I came across an article this week in New Scientist – mystery disease claims half world population of saiga antelopes.
In less than 3 weeks almost half of the world’s population of saiga antelopes has died – that’s over 100,000 of them. The animals die through severe diarrhoea and difficulty breathing with a 100% mortality rate, that is, if you get it, you’re dead. There are several candidate causes, including a usually innocuous bacteria and a mosquito transmitted virus, but we don’t actually know yet.
Imagine what would happen if such a potent killer appeared suddenly in the human population.
There is nothing special about humans which mean it couldn’t happen. No special rules which say bacteria and viruses aren’t allowed to wipe us out. Yes we have procedures in place to limit the impact of a pandemic as demonstrated with the recent Ebola outbreak in Africa earlier this year. But remember, Ebola is difficult to transmit and only kills half of the people it infects. How hard will it be to convince health workers to risk treating people where its more likely they will pick up the disease and if they do they are guaranteed to die? Even with the best equipment and training in place mistakes can still happen as I noted my concerns during the outbreak in my blog post : A worrying mystery of Ebola infection.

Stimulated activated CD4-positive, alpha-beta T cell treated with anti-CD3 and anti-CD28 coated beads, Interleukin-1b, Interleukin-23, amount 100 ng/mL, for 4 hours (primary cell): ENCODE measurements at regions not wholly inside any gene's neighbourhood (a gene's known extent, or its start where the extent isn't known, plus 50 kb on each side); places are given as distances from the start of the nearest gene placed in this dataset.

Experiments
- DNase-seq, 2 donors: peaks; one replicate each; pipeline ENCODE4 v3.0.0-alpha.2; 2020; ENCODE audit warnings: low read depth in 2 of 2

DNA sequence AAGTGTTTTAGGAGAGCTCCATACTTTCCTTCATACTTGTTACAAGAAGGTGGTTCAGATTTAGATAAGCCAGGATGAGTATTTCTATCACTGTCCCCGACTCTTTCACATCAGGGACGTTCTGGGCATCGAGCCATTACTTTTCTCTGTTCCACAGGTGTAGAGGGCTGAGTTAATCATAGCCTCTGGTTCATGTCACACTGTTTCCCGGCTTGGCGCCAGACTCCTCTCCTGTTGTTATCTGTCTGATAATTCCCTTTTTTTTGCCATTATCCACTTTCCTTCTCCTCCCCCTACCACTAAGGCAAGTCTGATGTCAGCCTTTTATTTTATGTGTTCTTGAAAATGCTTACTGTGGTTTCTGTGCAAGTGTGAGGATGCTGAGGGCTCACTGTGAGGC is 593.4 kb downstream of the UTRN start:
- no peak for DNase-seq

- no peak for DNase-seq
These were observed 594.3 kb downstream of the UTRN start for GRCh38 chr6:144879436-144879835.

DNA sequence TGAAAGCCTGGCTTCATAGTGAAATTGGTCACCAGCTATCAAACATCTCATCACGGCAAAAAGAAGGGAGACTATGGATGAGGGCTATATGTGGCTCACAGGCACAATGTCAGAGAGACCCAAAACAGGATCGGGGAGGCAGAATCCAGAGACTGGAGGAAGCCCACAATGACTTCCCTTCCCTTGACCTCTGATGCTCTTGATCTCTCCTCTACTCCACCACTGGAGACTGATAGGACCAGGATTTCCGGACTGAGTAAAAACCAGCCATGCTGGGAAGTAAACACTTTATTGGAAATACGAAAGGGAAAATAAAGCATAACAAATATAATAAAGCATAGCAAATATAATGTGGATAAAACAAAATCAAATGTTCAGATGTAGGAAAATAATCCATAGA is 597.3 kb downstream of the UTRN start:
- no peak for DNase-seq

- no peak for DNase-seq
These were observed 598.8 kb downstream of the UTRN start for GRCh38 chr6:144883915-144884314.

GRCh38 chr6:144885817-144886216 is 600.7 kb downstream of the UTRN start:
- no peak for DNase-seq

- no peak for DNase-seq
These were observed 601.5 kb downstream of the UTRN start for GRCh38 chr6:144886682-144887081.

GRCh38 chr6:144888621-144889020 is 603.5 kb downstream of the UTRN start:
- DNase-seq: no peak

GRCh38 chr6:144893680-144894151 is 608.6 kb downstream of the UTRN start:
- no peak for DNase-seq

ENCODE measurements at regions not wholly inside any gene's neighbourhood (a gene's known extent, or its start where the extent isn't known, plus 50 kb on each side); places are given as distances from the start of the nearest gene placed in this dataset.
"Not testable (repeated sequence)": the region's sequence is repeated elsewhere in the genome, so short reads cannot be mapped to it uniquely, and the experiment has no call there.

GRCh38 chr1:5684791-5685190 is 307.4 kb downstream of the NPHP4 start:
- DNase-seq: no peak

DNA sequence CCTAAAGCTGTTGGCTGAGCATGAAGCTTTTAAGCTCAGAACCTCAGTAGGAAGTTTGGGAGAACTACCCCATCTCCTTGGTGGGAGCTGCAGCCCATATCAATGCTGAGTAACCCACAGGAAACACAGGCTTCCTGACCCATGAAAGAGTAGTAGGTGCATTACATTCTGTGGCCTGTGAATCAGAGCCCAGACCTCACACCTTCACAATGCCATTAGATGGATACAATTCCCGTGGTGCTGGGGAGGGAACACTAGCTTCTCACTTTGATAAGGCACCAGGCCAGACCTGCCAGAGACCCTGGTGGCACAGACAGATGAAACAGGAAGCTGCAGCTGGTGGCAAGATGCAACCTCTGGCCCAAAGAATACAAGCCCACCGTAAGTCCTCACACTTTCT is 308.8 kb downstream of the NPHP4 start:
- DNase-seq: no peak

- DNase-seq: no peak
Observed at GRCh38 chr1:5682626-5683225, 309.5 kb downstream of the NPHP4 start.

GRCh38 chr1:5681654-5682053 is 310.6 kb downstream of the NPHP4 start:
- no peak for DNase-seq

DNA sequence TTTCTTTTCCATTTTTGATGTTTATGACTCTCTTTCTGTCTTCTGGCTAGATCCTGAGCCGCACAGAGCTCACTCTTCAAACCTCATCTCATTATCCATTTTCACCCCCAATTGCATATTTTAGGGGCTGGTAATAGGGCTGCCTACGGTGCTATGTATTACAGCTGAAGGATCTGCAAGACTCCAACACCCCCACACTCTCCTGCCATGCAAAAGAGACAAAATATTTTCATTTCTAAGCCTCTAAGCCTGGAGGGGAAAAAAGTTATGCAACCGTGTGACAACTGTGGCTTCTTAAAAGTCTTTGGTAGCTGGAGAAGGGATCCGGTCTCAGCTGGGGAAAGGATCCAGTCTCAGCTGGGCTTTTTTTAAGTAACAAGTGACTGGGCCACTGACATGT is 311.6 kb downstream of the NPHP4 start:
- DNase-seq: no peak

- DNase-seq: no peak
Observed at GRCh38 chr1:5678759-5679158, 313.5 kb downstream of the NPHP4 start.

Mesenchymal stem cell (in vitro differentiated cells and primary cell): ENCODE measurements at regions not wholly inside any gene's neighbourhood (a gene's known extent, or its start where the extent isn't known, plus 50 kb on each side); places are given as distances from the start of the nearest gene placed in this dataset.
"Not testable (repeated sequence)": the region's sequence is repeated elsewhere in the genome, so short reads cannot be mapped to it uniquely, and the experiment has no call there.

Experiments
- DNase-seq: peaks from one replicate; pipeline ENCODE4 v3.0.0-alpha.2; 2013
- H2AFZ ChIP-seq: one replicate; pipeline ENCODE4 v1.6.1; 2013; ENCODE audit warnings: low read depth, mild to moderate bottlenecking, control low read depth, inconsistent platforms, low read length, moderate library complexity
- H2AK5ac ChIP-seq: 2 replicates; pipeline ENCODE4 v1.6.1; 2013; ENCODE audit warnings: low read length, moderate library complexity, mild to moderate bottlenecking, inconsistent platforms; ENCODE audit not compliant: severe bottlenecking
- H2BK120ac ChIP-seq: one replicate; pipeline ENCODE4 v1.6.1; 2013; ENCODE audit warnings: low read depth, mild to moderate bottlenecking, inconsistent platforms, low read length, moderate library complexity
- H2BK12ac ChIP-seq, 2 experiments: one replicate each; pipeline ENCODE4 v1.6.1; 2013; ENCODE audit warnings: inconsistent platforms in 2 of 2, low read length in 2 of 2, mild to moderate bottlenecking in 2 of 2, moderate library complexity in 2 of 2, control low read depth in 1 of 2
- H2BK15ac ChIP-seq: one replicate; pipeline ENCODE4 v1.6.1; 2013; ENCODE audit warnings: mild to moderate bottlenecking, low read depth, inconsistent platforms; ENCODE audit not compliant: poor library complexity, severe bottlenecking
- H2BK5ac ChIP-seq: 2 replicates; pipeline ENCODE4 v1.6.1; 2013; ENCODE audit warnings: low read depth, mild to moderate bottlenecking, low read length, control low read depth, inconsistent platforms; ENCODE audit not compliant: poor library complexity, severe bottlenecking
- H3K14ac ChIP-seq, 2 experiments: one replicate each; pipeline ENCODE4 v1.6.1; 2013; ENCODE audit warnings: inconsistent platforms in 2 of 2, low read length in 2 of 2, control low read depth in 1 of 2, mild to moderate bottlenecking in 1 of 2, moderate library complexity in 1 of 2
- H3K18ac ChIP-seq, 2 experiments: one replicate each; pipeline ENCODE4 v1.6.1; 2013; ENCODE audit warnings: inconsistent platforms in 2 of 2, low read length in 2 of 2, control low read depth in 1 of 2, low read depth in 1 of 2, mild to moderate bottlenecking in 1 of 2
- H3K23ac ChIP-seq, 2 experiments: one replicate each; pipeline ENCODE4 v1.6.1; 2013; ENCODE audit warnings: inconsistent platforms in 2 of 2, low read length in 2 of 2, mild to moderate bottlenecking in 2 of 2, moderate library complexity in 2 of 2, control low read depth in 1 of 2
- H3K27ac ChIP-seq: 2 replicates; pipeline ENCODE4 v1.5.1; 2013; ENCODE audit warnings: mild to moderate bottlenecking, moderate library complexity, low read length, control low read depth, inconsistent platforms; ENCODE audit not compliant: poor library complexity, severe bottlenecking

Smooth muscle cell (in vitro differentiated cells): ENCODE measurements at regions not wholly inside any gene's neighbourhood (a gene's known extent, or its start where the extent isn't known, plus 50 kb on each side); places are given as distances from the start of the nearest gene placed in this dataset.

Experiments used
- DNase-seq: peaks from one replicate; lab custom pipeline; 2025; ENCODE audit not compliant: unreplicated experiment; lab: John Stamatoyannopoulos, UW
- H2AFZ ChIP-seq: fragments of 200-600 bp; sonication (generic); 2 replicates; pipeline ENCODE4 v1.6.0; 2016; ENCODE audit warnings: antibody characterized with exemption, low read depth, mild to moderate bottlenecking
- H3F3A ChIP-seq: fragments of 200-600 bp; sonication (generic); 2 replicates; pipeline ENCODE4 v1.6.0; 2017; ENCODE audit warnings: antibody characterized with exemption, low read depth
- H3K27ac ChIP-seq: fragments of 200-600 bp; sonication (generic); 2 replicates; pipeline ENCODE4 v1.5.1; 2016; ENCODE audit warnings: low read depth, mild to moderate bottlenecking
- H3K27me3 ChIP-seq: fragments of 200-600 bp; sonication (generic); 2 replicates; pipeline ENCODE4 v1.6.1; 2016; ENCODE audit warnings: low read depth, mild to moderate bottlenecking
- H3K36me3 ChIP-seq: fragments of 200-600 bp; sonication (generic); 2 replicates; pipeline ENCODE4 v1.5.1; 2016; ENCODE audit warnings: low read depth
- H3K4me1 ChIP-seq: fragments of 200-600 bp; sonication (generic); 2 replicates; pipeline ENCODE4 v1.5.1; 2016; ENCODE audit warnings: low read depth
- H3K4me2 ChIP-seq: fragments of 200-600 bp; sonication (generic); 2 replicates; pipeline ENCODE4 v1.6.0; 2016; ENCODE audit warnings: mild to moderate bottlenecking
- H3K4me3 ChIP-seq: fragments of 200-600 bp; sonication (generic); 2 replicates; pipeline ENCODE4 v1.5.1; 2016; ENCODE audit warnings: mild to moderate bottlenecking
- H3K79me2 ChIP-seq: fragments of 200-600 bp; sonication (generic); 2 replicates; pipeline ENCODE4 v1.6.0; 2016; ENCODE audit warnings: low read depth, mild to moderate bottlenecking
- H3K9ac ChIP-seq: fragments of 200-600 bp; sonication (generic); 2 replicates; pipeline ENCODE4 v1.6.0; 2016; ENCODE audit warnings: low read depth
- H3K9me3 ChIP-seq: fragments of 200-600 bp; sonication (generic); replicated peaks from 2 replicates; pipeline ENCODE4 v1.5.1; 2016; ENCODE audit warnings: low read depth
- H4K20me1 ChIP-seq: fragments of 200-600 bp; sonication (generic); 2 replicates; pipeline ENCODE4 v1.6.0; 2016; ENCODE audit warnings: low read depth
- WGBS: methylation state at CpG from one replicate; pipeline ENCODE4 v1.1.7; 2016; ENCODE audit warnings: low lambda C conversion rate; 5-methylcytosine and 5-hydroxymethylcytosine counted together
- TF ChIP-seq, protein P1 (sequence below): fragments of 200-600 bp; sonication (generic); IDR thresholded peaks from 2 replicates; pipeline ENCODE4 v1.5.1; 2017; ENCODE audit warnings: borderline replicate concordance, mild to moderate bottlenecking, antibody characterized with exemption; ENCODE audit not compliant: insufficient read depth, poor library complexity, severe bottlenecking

The Black Death killed half of the European population in the 14th century and less than 100 years ago Spanish flu killed up to 100 million people – that’s 5% of the population at the time.
So nothing really new to report here, just a reminder that we as a species, and hence all of us as individuals are still living at nature’s mercy. Hopefully the amount of work going into anti-ageing research will also help our understanding of all natural diseases and allow us to fight back should one mutation too many suddenly turn a bug into a doomsday killer.
Image of saiga antelope courtesy Seilov.